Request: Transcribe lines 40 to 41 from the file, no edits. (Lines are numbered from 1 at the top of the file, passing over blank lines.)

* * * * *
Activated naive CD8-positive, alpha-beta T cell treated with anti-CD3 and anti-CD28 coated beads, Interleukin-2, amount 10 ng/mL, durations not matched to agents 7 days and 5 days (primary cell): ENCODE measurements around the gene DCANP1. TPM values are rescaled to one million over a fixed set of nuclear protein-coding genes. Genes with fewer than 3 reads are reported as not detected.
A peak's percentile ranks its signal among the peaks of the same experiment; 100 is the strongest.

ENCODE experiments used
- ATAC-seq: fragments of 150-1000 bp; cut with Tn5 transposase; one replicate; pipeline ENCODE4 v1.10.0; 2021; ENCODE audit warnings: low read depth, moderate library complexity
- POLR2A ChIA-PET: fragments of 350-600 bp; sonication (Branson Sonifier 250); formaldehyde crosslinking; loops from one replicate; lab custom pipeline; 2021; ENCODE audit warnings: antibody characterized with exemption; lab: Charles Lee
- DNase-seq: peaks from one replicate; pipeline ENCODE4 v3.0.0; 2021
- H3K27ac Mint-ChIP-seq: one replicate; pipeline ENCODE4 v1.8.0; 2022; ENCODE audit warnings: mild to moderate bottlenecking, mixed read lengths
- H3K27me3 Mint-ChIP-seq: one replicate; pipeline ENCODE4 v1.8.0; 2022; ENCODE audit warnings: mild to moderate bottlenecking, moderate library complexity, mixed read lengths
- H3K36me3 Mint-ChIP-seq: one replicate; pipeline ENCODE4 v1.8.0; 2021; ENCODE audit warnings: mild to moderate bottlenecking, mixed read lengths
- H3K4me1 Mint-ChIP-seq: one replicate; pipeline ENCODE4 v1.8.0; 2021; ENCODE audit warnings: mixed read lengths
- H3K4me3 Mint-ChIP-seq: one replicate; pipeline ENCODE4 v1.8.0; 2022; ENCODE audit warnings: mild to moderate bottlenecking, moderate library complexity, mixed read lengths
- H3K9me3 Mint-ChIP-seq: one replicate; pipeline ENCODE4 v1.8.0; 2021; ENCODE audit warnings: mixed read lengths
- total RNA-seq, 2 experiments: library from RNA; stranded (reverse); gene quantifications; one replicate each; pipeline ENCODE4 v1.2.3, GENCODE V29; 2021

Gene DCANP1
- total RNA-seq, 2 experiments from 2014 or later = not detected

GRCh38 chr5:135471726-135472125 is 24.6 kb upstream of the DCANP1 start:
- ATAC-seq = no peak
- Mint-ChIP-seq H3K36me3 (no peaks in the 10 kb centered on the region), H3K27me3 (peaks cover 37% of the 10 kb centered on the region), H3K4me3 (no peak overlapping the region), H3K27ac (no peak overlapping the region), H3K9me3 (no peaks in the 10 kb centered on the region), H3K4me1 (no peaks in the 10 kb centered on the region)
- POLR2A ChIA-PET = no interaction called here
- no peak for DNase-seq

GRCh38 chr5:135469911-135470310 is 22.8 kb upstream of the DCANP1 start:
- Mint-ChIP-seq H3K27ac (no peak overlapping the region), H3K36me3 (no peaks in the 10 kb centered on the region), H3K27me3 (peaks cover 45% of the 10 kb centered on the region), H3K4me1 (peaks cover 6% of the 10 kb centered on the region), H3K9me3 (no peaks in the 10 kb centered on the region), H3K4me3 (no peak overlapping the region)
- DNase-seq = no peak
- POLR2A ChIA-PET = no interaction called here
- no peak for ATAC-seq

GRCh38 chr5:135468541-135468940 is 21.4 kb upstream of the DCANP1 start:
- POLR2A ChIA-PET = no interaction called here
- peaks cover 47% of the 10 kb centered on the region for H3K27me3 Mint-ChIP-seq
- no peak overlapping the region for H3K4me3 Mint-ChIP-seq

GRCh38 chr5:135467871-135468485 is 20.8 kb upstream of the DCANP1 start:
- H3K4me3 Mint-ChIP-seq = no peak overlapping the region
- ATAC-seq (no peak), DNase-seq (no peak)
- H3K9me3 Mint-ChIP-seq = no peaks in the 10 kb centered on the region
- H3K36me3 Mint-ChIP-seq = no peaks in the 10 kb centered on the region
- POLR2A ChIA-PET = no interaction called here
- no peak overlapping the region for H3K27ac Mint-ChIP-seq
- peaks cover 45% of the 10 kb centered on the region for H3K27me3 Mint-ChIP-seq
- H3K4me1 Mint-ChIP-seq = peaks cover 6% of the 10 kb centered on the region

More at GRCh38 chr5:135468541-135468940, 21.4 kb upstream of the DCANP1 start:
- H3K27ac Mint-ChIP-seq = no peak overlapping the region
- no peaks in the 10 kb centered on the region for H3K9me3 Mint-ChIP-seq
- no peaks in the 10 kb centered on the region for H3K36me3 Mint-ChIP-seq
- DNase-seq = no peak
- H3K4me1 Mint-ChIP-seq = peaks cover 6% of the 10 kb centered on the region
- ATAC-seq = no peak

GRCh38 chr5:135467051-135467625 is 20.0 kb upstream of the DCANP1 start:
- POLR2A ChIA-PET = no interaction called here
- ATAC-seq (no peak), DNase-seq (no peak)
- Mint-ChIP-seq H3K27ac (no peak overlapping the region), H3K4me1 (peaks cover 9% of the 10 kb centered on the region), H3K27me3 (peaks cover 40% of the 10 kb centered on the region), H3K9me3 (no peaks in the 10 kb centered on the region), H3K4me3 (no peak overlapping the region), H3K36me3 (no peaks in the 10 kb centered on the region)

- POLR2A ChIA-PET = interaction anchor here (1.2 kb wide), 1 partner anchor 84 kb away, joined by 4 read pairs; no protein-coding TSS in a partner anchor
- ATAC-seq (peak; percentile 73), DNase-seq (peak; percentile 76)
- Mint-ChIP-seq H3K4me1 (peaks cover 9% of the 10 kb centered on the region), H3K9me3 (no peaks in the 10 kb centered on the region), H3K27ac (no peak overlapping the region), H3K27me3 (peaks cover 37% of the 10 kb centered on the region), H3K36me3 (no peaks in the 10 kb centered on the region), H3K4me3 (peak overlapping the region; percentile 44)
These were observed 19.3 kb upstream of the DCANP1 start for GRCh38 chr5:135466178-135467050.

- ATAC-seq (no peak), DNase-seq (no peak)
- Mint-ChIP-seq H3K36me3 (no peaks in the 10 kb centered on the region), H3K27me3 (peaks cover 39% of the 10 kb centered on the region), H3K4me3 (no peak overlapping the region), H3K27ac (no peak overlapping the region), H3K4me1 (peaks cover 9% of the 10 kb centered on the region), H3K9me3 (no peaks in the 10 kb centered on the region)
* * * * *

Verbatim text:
- H3K27ac Mint-ChIP-seq = no peak overlapping the region
- no peaks in the 10 kb centered on the region for H3K9me3 Mint-ChIP-seq